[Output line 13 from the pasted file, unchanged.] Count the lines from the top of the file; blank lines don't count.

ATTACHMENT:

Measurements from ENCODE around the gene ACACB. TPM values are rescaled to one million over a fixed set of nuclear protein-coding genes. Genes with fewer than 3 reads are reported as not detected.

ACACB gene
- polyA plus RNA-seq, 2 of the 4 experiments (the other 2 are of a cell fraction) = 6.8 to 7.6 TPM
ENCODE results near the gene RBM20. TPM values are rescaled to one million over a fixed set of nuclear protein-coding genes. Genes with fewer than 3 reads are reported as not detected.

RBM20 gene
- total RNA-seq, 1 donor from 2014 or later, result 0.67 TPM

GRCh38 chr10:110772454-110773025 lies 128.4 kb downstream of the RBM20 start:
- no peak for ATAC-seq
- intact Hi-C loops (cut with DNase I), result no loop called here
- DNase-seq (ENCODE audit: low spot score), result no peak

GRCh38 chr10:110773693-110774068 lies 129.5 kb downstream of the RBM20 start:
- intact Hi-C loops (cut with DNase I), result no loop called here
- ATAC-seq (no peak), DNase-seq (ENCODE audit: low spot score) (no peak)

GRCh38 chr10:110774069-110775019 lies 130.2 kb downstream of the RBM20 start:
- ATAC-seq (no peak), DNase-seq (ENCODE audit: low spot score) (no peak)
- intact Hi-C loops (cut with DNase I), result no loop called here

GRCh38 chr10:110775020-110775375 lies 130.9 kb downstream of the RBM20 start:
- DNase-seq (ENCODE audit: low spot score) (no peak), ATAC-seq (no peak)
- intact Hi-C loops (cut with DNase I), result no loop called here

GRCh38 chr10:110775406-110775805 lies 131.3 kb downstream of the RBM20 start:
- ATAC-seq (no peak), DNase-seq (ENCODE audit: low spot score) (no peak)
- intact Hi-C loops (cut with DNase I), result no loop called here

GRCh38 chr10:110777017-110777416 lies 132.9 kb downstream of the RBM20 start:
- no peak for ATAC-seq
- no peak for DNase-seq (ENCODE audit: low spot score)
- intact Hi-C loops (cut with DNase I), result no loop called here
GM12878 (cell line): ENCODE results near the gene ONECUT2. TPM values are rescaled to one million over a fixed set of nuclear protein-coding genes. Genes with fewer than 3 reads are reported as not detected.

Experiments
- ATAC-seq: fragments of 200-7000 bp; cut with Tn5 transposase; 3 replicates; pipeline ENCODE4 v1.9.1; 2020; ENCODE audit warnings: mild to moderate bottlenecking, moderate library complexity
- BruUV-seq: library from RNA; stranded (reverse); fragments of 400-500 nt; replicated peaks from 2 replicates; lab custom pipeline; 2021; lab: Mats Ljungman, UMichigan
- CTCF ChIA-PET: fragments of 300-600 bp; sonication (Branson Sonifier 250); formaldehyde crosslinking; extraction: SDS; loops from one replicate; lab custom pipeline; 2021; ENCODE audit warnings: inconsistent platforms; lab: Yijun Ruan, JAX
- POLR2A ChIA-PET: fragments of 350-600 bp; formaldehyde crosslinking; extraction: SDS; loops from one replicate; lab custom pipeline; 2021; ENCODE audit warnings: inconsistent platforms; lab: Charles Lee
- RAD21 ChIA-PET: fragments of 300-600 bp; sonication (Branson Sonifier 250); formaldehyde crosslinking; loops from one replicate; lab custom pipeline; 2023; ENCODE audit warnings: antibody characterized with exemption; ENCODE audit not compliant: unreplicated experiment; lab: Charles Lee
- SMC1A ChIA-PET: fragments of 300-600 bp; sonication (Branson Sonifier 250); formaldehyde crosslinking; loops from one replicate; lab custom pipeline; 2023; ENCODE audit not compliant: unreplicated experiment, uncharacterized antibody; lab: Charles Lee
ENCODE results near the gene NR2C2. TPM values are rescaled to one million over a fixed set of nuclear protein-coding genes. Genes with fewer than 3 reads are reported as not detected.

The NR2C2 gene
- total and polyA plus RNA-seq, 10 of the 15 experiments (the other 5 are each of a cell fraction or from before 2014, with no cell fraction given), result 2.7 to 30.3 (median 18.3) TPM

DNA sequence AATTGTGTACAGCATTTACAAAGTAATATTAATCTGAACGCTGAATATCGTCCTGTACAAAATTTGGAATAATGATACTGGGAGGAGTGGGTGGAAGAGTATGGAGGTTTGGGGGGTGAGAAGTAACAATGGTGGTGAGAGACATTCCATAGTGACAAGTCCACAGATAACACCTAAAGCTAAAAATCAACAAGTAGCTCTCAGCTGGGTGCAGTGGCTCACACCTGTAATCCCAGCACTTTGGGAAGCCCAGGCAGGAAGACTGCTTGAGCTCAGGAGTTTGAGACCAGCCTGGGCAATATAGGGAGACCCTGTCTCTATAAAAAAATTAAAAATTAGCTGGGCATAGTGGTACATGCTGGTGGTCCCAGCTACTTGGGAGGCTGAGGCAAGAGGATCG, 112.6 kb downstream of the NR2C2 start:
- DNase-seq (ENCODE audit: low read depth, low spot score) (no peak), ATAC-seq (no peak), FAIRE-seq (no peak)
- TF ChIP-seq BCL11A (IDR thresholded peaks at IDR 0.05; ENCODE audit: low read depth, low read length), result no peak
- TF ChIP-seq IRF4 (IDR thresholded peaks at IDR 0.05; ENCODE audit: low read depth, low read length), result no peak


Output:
- ATAC-seq (no peak), DNase-seq (ENCODE audit: low spot score) (no peak)